Port Jeff residents examine their perfect superintendent

Port Jeff residents examine their perfect superintendent

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Eastern Suffolk BOCES CEO Julie Lutz speaks to residents. Photo by Kyle Barr

Who would be Port Jefferson’s perfect superintendent?

It’s a question of priorities, according to Eastern Suffolk BOCES CEO Julie Lutz, who hosted a public meeting Jan. 3 at the Port Jefferson High School asking residents what they would like to see in a new PJ superintendent once Paul Casciano, the district’s current superintendent, vacates his position July 1. 

“A superintendent’s job is to work at the direction of the board, and to organize his or her cabinet to implement the business and instructional practices of the district,” Lutz said. “He’s or she’s the voice of the district to the community, he’s basically responsible for everything that happens.”

‘We need to keep us as a school district of excellence, not cutting programs or anything like that.’

— Arnold Lustig

Twenty-four people applied for the superintendent position through the month of December while the position was being advertised, according to Lutz. BOCES and the Port Jeff school district are still currently screening interviews. All candidates require a School District Leader state-level certificate, and while around half of all superintendents in the Eastern BOCES area have doctorates, it is not required for the job.

Lutz guided a conversation among around 20 Port Jeff residents who came to the meeting about what residents wanted from a superintendent from the perspective of personality and professionalism.

Longtime Port Jeff resident Arnold Lustig said he is currently satisfied with how Casciano has handled the district as of late, and he wants the new superintendent to continue in that.

“We need to keep us as a school district of excellence, not cutting programs or anything like that,” Lustig said.

Karen Sullivan, the president of the Port Jefferson Special Education Parent Teacher Association, said the district is different than other schools across Long Island due to its small class size and its large amount of retirees who live within the district. She said she would want a superintendent willing to reach out to the different segments of the village population.

“We’re an anomaly,” Sullivan said. “If that person can meet with all the stakeholders besides just the parents in the district we would be better for it.”

Leza DiBella, the president elect of the PJSEPTA, said the district is well known in the area for taking special education to heart, and she hopes that will continue with a new superintendent. Other community members agreed a new superintendent should not pay sole attention to high achieving students or students who need the most assistance, but those students in the middle of the pack could also use that consideration.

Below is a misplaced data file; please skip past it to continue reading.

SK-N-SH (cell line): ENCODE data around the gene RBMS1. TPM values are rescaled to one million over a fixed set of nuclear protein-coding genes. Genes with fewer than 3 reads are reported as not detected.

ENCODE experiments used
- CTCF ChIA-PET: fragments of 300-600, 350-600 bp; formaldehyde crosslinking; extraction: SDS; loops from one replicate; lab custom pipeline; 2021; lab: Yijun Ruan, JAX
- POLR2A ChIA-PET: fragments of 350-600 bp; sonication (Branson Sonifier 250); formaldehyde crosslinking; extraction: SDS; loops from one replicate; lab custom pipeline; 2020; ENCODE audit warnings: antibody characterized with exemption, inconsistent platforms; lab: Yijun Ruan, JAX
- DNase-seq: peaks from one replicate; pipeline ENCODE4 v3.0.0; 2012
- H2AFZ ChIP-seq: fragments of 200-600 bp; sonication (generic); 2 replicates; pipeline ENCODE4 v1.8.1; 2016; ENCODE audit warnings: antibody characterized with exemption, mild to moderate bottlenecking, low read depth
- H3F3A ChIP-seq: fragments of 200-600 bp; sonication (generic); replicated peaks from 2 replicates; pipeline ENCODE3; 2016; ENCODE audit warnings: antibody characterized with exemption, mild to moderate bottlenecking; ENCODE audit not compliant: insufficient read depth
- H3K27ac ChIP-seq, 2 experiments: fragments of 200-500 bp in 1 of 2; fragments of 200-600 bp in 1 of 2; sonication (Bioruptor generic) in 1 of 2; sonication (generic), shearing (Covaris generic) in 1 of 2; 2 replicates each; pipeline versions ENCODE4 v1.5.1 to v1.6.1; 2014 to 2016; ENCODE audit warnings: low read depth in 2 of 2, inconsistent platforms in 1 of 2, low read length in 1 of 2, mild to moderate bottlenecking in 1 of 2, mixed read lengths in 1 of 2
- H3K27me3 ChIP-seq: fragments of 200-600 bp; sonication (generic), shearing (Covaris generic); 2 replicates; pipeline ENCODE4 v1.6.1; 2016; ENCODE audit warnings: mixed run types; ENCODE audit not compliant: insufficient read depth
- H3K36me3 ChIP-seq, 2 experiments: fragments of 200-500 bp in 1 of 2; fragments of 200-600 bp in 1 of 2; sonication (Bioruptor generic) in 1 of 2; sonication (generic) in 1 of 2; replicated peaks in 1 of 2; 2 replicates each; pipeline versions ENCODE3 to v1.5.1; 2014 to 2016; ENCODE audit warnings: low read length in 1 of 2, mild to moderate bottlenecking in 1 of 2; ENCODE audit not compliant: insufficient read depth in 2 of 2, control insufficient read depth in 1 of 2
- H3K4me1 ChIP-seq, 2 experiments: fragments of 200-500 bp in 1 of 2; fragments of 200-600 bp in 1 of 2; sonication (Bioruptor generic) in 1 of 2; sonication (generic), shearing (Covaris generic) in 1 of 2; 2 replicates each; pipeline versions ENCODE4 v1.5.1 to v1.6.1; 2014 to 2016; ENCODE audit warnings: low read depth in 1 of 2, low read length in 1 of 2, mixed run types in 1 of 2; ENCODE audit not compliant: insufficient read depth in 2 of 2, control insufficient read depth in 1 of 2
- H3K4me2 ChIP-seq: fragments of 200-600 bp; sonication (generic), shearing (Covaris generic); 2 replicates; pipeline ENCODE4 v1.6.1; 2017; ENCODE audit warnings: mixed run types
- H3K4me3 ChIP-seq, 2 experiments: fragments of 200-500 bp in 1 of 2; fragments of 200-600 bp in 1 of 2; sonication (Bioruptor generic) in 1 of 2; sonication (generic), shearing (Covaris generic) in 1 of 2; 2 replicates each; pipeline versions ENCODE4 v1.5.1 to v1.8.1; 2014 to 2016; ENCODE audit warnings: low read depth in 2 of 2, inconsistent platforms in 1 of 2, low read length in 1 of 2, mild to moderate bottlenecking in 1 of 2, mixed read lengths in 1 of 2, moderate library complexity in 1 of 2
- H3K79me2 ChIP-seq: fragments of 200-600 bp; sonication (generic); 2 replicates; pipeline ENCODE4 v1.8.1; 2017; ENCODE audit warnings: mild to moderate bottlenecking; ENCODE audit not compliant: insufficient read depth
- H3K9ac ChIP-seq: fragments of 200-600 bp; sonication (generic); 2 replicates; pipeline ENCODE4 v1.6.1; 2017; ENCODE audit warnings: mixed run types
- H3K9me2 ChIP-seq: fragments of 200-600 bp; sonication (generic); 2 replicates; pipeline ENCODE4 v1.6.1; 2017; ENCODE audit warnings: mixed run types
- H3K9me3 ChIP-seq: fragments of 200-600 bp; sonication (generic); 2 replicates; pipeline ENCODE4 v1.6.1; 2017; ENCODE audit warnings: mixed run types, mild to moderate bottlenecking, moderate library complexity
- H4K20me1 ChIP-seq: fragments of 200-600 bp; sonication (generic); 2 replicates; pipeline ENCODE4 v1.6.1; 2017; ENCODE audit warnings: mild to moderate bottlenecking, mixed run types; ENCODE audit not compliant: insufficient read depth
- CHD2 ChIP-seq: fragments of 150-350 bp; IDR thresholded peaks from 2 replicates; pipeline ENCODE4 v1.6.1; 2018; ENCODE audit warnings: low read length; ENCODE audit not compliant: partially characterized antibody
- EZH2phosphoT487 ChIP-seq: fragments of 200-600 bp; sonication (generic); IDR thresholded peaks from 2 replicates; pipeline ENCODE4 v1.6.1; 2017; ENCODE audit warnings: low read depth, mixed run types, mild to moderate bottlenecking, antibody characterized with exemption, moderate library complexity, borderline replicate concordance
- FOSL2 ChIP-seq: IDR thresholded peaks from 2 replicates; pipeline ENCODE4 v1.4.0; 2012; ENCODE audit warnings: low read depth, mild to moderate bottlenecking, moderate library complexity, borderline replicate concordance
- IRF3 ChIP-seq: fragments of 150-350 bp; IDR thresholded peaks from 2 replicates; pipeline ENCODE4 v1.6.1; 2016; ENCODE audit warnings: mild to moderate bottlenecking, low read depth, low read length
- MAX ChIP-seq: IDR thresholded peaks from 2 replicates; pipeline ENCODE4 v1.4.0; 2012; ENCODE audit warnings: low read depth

“This is a district handpicked by residents known for being inclusive and welcoming,” DiBella said.

‘If that person can meet with all the stakeholders besides just the parents in the district we would be better for it.’

— Karen Sullivan

Some in the meeting said they wanted the new superintendent to have had classroom experience, while others asked that he or she should have a strong business sense to handle the district’s finances.

Port Jeff resident Bob Gross, whose child is currently enrolled in the district, said he would want continuous improvement in the school district, whether it’s renovating some of the aging school buildings or building upon current programming, though he was concerned if the district will be able to finance these improvements or pass its budget due to recent events at the end of 2018.

The Town of Brookhaven and the Village of Port Jeff settled a lawsuit with the Long Island Power Authority over the Port Jefferson power station’s tax assessment. The effects of the lawsuit will reduce the $32.6 million tax assessment by 50 percent incrementally over the next nine years to $16.8 million, starting with the 2017-18 tax year. 

The school district is still analyzing what the overall impact on the community could be, but Casciano said at the time residents should expect a tax increase, and the decreased funds the district will receive from LIPA could result in programming being slashed.

Lustig said while many in the district remain concerned over how the LIPA decision might impact them, it’s time to move forward.

“The LIPA issue is done, in fact, it’s no longer an issue,” he said. “The tax rate will go up, and we may be comparatively taxed compared to other local districts. We have to decide what we are going to do to keep the school moving along.”

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